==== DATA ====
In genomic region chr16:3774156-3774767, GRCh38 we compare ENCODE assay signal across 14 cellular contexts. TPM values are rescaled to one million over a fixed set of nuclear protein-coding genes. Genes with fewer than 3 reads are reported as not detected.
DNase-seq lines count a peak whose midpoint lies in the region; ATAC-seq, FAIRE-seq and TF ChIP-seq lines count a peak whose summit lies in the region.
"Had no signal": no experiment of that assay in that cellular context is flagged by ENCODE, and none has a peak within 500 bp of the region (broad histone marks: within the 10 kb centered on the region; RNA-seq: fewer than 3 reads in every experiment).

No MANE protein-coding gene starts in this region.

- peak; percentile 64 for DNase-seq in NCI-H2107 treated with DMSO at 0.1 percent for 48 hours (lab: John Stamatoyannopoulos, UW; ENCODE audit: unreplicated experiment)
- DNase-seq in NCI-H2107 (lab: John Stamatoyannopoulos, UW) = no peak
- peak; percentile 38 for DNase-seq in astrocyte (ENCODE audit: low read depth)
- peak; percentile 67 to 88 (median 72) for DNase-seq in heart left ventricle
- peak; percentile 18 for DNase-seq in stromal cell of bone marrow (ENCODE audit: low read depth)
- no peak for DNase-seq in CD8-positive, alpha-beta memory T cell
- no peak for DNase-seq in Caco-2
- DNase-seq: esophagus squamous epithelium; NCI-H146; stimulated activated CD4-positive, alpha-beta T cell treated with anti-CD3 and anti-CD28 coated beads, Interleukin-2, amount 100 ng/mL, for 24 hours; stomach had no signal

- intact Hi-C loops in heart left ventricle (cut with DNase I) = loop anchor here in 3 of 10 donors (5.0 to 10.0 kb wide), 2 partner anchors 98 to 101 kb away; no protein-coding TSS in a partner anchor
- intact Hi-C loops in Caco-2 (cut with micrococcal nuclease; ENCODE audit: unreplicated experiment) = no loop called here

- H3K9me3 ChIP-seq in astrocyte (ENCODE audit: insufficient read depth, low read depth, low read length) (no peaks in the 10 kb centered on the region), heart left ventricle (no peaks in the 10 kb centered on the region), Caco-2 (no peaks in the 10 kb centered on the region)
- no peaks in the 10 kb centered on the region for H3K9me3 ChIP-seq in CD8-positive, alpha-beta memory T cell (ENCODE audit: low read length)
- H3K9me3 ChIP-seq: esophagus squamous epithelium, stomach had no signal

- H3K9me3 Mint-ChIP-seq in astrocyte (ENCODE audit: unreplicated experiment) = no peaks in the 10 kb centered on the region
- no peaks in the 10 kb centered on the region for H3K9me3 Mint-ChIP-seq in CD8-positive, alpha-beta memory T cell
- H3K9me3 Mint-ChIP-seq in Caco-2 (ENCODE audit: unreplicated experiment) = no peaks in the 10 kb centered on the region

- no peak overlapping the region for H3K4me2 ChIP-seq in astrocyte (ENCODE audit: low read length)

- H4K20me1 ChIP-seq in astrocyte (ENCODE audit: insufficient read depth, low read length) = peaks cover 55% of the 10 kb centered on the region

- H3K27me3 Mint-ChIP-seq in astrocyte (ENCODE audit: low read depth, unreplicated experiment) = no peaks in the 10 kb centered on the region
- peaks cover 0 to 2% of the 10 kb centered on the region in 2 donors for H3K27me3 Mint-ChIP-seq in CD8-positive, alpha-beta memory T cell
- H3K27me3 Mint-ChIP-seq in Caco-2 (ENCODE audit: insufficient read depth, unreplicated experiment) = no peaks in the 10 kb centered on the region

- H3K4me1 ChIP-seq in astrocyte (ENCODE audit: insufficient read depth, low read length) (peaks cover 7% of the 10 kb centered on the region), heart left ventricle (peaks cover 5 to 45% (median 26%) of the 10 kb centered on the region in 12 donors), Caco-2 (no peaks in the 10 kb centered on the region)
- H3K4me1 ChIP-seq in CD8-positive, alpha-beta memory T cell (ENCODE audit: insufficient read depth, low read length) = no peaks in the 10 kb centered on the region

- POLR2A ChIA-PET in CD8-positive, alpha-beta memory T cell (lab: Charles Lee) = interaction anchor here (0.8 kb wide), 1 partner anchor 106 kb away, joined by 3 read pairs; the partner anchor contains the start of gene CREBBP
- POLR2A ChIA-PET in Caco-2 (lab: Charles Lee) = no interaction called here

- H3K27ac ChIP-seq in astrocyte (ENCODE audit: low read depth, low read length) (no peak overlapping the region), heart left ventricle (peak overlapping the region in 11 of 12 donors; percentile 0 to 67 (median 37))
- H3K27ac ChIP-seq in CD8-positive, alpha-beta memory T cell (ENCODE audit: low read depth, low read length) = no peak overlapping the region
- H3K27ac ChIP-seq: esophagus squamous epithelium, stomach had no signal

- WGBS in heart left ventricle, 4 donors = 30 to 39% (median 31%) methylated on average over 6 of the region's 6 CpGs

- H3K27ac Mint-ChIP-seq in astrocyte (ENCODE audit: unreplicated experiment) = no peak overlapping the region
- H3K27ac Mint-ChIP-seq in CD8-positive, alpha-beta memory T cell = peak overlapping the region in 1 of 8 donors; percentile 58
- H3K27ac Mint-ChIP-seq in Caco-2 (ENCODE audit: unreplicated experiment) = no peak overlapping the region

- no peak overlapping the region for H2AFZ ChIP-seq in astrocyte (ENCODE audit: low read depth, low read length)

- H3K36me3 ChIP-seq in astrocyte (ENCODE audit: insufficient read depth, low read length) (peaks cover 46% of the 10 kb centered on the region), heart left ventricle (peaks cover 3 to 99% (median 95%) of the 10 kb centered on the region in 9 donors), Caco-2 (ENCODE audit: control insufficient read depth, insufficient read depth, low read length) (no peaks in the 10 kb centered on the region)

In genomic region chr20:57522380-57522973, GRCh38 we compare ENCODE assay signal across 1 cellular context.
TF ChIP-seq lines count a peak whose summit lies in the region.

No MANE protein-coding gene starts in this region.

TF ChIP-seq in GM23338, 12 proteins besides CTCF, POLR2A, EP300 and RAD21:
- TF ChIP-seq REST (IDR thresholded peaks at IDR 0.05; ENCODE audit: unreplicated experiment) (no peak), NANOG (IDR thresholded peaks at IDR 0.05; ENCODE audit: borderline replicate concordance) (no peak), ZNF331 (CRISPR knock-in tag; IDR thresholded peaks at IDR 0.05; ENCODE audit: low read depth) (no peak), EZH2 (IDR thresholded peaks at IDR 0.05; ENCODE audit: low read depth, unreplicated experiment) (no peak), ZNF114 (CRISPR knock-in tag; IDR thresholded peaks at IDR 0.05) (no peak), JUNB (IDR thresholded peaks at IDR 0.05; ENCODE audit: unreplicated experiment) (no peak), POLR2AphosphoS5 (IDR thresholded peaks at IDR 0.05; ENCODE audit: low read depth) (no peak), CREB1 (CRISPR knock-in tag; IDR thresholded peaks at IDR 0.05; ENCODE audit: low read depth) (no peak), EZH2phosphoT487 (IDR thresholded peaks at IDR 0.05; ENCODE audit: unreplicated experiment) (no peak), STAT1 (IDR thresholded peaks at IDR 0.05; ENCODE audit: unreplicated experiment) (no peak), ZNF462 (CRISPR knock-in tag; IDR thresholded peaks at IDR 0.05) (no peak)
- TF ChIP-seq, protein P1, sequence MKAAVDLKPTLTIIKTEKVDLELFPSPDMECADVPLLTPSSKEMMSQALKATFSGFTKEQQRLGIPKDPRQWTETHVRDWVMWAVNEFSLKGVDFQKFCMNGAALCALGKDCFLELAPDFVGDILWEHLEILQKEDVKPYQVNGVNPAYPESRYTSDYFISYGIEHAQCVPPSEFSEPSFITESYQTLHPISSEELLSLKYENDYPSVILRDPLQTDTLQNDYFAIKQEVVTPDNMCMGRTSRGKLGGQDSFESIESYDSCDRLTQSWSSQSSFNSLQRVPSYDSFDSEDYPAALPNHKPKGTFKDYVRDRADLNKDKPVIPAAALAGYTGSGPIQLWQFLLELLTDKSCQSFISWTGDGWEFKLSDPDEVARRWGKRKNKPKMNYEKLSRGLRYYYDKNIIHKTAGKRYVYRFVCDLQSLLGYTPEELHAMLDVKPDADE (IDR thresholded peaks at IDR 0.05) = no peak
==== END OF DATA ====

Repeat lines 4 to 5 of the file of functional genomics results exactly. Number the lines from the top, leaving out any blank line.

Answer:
No MANE protein-coding gene starts in this region.

- peak; percentile 64 for DNase-seq in NCI-H2107 treated with DMSO at 0.1 percent for 48 hours (lab: John Stamatoyannopoulos, UW; ENCODE audit: unreplicated experiment)